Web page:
[Note: The following quotation gives an indication of the power of sat-sanga. It consists of five stray Sanskrit verses that Sri Ramana came across at various times. He was so impressed by their contents that he translated them into Tamil and incorporated them in Ulladu Narpadu Anubandham, one of his own written works which deals with the nature of reality.]

  1. If one gains association with sadhus, of what use are all the religious observances (niyamas)? When the excellent cool southern breeze itself is blowing, what is the use of holding a hand fan?
  2. Sacred bathing places, that are composed of water, and images and deities, which are made of stone and earth, cannot be comparable to those great souls (mahatmas).
    Ah, what a wonder! The bathing places and deities bestow purity of mind after countless days, whereas such purity is instantly bestowed upon people as soon as sadhus see them with their eyes.
  3. Heat will be removed by the cool moon, poverty by the celestial wish-fulfilling tree and sin by the Ganges. But know that all these, beginning with heat, will be removed merely by having darshan (sight) of incomparable sadhus.
  4. The supreme state which is praised and which is attained here in this life by clear vichara, which arises in the Heart when association with a sadhu (a noble person or one who has realised the Self) is gained, is impossible to attain by listening to preachers, by studying and learning the meaning of the scriptures, by virtuous deeds or by any other means.
  5. By sat-sanga the association with the objects of the world will be removed. When that worldly association is removed the attachment or tendencies of the mind will be destroyed. Those who are devoid of mental attachment will perish in that which is motionless. Thus they attain Jivan Mukti (liberation). Cherish their association.


By Swami Vivekananda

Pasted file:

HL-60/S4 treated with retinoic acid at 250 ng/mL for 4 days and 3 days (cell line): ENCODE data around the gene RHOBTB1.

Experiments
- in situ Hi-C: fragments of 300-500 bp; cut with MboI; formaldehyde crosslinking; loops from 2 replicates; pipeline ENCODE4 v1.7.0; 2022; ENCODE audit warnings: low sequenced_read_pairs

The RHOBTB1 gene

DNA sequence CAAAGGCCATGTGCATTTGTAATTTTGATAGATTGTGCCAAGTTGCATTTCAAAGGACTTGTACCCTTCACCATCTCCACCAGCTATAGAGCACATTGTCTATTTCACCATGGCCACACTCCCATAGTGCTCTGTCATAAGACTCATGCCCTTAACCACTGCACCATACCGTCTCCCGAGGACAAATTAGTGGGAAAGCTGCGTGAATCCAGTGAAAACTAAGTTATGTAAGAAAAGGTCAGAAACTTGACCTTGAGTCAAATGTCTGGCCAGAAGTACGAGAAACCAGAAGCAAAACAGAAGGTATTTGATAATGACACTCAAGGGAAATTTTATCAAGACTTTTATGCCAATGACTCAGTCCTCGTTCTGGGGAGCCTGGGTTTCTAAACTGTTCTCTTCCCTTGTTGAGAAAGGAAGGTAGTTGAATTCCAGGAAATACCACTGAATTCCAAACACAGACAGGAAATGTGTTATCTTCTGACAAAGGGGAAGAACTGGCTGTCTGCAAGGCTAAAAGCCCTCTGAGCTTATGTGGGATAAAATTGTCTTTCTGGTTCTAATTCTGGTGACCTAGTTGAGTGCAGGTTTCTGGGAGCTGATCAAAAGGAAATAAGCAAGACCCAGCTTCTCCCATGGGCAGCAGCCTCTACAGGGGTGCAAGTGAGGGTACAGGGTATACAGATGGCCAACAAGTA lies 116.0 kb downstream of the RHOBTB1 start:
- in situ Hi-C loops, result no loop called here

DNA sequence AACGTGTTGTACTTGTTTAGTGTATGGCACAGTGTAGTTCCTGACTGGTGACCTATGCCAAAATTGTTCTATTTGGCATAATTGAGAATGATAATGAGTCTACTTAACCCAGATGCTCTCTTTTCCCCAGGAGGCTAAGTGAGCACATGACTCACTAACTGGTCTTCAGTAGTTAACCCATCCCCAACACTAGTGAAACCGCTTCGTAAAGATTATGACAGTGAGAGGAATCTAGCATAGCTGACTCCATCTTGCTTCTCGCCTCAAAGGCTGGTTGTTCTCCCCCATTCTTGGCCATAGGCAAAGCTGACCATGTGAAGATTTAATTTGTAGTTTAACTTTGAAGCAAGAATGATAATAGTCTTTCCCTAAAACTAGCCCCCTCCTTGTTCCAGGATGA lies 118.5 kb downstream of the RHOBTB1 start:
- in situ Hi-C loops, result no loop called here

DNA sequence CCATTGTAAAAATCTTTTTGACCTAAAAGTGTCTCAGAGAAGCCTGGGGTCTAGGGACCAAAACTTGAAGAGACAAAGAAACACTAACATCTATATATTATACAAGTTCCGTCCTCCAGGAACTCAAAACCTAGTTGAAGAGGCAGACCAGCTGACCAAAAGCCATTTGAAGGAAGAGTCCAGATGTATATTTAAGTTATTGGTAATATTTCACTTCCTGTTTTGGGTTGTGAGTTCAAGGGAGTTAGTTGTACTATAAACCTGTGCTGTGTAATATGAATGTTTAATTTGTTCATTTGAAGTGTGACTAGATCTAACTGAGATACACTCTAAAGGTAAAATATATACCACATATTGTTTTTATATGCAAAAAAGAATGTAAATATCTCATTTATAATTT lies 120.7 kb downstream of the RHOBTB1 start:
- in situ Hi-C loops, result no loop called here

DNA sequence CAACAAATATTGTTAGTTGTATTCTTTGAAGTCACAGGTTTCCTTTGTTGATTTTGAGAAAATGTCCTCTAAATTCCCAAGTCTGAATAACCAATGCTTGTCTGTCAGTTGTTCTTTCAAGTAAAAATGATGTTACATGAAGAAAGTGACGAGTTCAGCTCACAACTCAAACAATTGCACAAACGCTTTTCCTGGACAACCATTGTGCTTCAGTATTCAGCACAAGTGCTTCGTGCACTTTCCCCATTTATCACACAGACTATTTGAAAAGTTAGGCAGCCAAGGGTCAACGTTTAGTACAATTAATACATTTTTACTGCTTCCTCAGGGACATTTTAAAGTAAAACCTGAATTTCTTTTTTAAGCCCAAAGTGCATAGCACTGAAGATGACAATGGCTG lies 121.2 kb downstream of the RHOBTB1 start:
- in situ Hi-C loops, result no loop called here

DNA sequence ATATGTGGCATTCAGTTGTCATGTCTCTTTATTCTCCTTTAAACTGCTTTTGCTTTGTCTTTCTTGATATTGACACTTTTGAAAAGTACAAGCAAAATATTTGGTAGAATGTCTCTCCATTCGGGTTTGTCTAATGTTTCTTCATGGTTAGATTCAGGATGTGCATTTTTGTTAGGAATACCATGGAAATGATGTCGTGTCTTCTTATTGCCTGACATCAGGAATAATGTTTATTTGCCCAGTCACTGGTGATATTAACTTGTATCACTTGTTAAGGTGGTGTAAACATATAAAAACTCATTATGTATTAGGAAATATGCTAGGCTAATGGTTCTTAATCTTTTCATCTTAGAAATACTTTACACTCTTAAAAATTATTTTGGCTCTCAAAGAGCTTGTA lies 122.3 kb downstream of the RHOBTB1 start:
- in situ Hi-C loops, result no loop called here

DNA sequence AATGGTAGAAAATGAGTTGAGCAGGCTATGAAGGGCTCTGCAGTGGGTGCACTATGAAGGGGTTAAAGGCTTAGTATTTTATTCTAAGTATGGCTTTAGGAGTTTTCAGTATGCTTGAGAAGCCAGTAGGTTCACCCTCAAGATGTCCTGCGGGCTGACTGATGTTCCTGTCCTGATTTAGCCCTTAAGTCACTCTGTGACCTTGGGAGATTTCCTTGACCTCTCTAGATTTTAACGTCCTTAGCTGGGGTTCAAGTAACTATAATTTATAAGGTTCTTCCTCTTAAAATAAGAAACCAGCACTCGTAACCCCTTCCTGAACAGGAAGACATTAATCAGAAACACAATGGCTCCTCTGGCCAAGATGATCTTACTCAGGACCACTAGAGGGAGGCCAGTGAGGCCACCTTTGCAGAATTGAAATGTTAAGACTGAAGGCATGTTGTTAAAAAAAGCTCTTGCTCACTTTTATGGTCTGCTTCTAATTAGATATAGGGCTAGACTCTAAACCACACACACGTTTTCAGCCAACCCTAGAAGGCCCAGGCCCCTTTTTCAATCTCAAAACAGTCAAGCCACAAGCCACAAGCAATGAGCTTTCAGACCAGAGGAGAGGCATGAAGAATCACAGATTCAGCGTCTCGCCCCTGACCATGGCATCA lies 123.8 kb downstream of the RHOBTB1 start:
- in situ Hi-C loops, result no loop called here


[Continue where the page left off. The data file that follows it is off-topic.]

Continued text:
The foremost disciple of Sri Ramakrishna Paramhansa

Every soul is destined to be perfect, and every being, in the end, will attain a state of perfection. Whatever we are now is the result of our acts and thoughts in the past; and whatever we shall be in the future will be the result of what we think and do now. But this, the shaping of our own destinies does not preclude our receiving help from outside; nay, in the vast majority of cases such help is absolutely necessary. When it comes, the higher powers and possibilities of the soul are quickened, spiritual life is awakened, growth is animated, and man becomes holy and perfect in the end.

This quickening impulse cannot be derived from books. The soul can only receive impulses from another soul, and from nothing else. We may study books all our lives, we may become very intellectual, but in the end we find that we have not developed at all spiritually. It is not true that a high order of intellectual development always goes hand in hand with a proportionate development of the spiritual side in man. In studying books we are sometimes deluded into thinking that thereby we are being spiritually helped; but if we analyse the effect of the study of books on ourselves, we shall find that at the utmost it is only our intellect that derives profit from such studies, and not our inner spirit.

This inadequacy of books to quicken spiritual growth is the reason why, although almost every one of us can speak most wonderfully on spiritual matters, when it comes to action and the living of a truly spiritual life, we find ourselves so awfully deficient. To quicken the spirit, the impulse must come from another soul.